5. Three-dimensional adaptive filtering in magnetic resonance angiography
Open this publication in new window or tab >>Three-dimensional adaptive filtering in magnetic resonance angiography
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2001 (English)In: Journal of Magnetic Resonance Imaging, ISSN 1053-1807, E-ISSN 1522-2586, Vol. 14, no 1, 63-71 p.Article in journal (Refereed) Published
Abstract [en]

In order to enhance 3D image data from magnetic resonance angiography (MRA), a novel method based on the theory of multidimensional adaptive filtering has been developed. The purpose of the technique is to suppress image noise while enhancing important structures. The method is based on local structure estimation using six 3D orientation selective filters, followed by an adaptive filtering step controlled by the local structure information. The complete filtering procedure requires approximately 3 minutes of computational time on a standard workstation for a 256 × 256 × 64 data set. The method has been evaluated using a mathematical vessel model and in vivo MRA data (both phase contrast and time of flight (TOF)). 3D adaptive filtering results in a better delineation of small blood vessels and efficiently reduces the high-frequency noise. Depending on the data acquisition and the original data type, contrast-to-noise ratio (CNR) improvements of up to 179% (8.9 dB) were observed. 3D adaptive filtering may provide an alternative to prolonging the scan time or using contrast agents in MRA when the CNR is low.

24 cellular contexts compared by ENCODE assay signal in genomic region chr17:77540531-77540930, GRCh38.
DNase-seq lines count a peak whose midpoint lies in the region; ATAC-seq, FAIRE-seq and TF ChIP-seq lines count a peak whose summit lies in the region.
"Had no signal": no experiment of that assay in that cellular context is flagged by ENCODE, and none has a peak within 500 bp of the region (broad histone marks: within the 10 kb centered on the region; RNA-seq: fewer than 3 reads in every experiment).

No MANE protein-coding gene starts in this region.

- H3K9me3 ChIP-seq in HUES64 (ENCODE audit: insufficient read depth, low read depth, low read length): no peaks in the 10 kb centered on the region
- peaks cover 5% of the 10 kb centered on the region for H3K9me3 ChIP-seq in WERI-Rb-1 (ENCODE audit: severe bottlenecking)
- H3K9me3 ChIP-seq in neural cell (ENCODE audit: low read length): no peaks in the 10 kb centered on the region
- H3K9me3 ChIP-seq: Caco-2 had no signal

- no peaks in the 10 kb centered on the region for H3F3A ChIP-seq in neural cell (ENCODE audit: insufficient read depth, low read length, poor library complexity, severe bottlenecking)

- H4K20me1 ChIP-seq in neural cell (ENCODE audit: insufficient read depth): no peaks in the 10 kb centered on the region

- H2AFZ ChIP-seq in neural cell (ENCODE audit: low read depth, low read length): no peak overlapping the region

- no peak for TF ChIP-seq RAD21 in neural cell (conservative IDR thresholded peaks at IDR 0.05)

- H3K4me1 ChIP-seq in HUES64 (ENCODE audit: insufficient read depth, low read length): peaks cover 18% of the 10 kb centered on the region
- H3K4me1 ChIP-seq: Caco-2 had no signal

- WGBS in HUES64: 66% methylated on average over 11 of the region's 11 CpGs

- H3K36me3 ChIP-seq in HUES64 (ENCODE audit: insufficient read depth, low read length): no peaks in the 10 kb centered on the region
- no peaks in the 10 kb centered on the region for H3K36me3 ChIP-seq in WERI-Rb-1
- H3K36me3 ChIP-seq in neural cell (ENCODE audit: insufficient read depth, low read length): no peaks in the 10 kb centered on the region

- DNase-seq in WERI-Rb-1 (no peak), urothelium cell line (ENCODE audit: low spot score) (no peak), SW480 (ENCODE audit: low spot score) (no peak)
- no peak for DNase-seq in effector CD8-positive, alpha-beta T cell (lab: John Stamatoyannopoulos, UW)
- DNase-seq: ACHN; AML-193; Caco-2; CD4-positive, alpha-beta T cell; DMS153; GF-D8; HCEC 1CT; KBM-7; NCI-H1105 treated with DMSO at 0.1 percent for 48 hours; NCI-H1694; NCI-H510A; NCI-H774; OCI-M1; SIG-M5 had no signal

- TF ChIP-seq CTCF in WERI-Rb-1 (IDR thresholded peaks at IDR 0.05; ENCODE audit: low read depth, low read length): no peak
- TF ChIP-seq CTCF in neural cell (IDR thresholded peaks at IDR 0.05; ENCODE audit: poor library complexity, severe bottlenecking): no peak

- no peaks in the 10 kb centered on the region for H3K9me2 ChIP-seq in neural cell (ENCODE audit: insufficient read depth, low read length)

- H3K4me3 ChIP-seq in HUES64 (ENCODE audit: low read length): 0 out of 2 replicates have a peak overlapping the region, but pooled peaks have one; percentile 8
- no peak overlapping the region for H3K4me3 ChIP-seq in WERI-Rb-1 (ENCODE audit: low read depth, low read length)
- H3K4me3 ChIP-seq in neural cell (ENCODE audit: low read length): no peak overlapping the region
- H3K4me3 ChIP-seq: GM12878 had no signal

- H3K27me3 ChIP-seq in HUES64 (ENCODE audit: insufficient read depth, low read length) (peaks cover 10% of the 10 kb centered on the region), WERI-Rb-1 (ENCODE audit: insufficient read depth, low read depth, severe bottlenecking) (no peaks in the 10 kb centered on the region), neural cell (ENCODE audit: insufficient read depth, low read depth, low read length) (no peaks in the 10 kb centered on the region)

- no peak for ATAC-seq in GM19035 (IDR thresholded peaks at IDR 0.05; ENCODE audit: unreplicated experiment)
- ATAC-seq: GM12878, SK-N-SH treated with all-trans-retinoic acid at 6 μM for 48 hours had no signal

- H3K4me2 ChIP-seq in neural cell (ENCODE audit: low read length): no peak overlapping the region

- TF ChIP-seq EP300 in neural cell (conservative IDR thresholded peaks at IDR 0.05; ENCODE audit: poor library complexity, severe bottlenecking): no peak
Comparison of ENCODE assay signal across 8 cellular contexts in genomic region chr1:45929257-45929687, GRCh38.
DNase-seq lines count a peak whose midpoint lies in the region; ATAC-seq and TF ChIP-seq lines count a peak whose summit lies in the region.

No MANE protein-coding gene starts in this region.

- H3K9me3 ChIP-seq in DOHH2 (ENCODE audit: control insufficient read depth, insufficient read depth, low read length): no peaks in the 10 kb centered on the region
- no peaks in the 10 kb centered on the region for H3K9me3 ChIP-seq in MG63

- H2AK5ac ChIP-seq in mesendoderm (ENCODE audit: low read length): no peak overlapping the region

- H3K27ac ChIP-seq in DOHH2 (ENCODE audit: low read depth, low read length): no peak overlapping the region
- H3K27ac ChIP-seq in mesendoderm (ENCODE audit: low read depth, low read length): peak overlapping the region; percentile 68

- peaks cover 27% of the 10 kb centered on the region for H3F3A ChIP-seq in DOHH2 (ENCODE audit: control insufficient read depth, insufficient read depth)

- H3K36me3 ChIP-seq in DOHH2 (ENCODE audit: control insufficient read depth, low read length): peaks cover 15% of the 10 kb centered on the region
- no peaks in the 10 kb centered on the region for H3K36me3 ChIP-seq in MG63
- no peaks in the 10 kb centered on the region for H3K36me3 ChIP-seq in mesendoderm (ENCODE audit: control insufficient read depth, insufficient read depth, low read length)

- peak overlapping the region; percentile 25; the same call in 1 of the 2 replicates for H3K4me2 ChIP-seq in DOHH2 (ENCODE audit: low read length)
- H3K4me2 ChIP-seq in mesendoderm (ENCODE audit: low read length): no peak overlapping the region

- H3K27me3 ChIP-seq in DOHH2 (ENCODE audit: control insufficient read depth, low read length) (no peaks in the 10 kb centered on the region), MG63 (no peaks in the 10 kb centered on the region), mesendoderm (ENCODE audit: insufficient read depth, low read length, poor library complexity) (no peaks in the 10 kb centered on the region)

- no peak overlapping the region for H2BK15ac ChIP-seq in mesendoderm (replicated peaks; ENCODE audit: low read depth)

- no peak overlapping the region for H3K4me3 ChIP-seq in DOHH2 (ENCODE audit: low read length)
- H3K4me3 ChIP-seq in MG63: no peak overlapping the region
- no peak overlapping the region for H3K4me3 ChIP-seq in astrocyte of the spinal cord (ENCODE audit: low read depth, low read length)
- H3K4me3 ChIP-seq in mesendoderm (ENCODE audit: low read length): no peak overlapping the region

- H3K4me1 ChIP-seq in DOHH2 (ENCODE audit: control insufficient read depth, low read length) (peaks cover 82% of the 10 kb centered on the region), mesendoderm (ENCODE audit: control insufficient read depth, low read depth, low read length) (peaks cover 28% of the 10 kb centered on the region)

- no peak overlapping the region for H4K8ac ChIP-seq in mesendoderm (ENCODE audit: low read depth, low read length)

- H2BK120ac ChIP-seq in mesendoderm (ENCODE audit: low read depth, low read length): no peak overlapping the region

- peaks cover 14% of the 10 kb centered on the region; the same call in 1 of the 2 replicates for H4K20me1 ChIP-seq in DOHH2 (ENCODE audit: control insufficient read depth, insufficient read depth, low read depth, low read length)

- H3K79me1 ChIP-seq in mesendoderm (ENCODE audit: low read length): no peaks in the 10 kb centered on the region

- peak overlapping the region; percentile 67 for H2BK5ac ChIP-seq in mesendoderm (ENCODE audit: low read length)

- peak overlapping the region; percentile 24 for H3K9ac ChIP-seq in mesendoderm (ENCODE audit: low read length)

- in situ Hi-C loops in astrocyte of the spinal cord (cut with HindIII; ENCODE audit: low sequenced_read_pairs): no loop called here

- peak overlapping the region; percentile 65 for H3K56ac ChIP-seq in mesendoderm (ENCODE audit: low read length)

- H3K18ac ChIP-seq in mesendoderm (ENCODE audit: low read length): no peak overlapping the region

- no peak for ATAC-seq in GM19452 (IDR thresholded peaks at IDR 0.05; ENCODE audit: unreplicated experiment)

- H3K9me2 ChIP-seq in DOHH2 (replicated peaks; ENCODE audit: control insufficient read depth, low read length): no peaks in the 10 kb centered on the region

National Category
Medical and Health Sciences
Identifiers
urn:nbn:se:liu:diva-26713 (URN)10.1002/jmri.1152 (DOI)11307 (Local ID)11307 (Archive number)11307 (OAI)
Available from: 2009-10-08 Created: 2009-10-08 Last updated: 2013-08-28